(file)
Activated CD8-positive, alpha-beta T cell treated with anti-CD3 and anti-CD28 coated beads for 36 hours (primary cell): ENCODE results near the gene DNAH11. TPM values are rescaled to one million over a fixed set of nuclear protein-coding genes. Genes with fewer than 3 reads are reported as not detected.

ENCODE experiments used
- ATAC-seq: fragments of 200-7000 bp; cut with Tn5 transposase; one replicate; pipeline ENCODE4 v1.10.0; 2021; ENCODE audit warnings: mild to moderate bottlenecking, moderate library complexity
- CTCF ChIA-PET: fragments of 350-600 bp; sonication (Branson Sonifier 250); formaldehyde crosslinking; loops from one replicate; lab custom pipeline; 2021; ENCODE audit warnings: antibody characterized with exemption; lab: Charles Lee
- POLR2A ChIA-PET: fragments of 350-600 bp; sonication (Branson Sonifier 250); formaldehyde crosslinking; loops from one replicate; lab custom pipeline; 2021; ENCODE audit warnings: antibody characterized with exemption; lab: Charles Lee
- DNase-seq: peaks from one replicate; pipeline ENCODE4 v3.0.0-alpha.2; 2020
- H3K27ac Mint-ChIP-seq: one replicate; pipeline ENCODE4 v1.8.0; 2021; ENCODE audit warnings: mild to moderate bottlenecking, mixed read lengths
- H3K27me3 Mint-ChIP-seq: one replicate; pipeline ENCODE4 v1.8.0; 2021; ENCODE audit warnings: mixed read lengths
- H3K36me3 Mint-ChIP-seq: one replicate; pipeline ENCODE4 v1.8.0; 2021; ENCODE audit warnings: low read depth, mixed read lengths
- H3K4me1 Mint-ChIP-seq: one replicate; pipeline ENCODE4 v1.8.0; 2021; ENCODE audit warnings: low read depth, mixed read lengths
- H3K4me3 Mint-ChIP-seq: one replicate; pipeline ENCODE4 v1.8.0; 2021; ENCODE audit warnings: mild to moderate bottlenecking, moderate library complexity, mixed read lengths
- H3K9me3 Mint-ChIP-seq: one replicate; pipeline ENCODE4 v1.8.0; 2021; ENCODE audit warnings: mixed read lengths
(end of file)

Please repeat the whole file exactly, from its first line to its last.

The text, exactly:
Activated CD8-positive, alpha-beta T cell treated with anti-CD3 and anti-CD28 coated beads for 36 hours (primary cell): ENCODE results near the gene DNAH11. TPM values are rescaled to one million over a fixed set of nuclear protein-coding genes. Genes with fewer than 3 reads are reported as not detected.

ENCODE experiments used
- ATAC-seq: fragments of 200-7000 bp; cut with Tn5 transposase; one replicate; pipeline ENCODE4 v1.10.0; 2021; ENCODE audit warnings: mild to moderate bottlenecking, moderate library complexity
- CTCF ChIA-PET: fragments of 350-600 bp; sonication (Branson Sonifier 250); formaldehyde crosslinking; loops from one replicate; lab custom pipeline; 2021; ENCODE audit warnings: antibody characterized with exemption; lab: Charles Lee
- POLR2A ChIA-PET: fragments of 350-600 bp; sonication (Branson Sonifier 250); formaldehyde crosslinking; loops from one replicate; lab custom pipeline; 2021; ENCODE audit warnings: antibody characterized with exemption; lab: Charles Lee
- DNase-seq: peaks from one replicate; pipeline ENCODE4 v3.0.0-alpha.2; 2020
- H3K27ac Mint-ChIP-seq: one replicate; pipeline ENCODE4 v1.8.0; 2021; ENCODE audit warnings: mild to moderate bottlenecking, mixed read lengths
- H3K27me3 Mint-ChIP-seq: one replicate; pipeline ENCODE4 v1.8.0; 2021; ENCODE audit warnings: mixed read lengths
- H3K36me3 Mint-ChIP-seq: one replicate; pipeline ENCODE4 v1.8.0; 2021; ENCODE audit warnings: low read depth, mixed read lengths
- H3K4me1 Mint-ChIP-seq: one replicate; pipeline ENCODE4 v1.8.0; 2021; ENCODE audit warnings: low read depth, mixed read lengths
- H3K4me3 Mint-ChIP-seq: one replicate; pipeline ENCODE4 v1.8.0; 2021; ENCODE audit warnings: mild to moderate bottlenecking, moderate library complexity, mixed read lengths
- H3K9me3 Mint-ChIP-seq: one replicate; pipeline ENCODE4 v1.8.0; 2021; ENCODE audit warnings: mixed read lengths